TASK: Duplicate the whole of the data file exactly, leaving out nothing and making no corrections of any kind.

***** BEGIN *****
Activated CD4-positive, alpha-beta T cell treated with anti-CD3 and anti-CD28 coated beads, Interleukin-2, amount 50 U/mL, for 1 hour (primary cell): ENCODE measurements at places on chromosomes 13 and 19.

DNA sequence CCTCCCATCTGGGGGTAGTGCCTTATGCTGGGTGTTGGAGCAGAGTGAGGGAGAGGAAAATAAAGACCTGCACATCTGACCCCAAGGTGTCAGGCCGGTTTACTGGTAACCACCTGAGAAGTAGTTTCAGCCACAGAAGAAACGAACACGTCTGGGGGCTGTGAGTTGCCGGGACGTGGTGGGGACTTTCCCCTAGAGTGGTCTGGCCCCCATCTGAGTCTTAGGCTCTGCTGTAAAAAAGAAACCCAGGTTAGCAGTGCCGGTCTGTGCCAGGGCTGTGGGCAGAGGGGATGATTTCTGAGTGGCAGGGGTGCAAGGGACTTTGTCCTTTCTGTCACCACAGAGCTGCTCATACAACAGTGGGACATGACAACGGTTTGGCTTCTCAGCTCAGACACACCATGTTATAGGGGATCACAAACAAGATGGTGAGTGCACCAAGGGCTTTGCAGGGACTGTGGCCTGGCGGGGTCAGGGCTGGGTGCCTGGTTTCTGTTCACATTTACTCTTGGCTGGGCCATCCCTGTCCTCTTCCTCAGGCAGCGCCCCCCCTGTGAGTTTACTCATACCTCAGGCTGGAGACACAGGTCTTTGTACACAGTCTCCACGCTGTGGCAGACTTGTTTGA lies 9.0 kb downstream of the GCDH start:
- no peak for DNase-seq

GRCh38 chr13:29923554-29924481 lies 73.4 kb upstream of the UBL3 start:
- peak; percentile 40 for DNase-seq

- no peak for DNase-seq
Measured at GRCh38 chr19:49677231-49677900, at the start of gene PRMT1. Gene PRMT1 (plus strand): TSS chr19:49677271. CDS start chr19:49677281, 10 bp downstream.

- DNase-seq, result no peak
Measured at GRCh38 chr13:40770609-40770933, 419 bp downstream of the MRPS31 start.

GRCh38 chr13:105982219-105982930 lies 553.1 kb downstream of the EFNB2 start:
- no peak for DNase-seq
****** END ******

Activated CD4-positive, alpha-beta T cell treated with anti-CD3 and anti-CD28 coated beads, Interleukin-2, amount 50 U/mL, for 1 hour (primary cell): ENCODE measurements at places on chromosomes 13 and 19.

DNA sequence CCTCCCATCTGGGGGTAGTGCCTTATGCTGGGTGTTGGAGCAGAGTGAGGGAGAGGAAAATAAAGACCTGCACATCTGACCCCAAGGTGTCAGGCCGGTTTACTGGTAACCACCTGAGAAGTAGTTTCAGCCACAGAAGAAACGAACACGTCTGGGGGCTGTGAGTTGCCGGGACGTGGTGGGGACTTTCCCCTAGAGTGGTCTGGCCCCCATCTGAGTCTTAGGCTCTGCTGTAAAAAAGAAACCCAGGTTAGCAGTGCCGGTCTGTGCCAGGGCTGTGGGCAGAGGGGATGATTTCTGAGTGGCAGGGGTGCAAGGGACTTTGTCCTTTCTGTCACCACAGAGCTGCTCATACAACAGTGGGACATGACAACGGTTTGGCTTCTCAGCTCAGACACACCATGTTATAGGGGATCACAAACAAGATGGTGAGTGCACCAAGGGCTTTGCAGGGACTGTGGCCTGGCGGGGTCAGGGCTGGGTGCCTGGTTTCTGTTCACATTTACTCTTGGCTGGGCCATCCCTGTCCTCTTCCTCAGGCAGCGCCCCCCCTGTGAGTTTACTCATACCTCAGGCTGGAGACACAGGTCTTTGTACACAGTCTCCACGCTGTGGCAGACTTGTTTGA lies 9.0 kb downstream of the GCDH start:
- no peak for DNase-seq

GRCh38 chr13:29923554-29924481 lies 73.4 kb upstream of the UBL3 start:
- peak; percentile 40 for DNase-seq

- no peak for DNase-seq
Measured at GRCh38 chr19:49677231-49677900, at the start of gene PRMT1. Gene PRMT1 (plus strand): TSS chr19:49677271. CDS start chr19:49677281, 10 bp downstream.

- DNase-seq, result no peak
Measured at GRCh38 chr13:40770609-40770933, 419 bp downstream of the MRPS31 start.

GRCh38 chr13:105982219-105982930 lies 553.1 kb downstream of the EFNB2 start:
- no peak for DNase-seq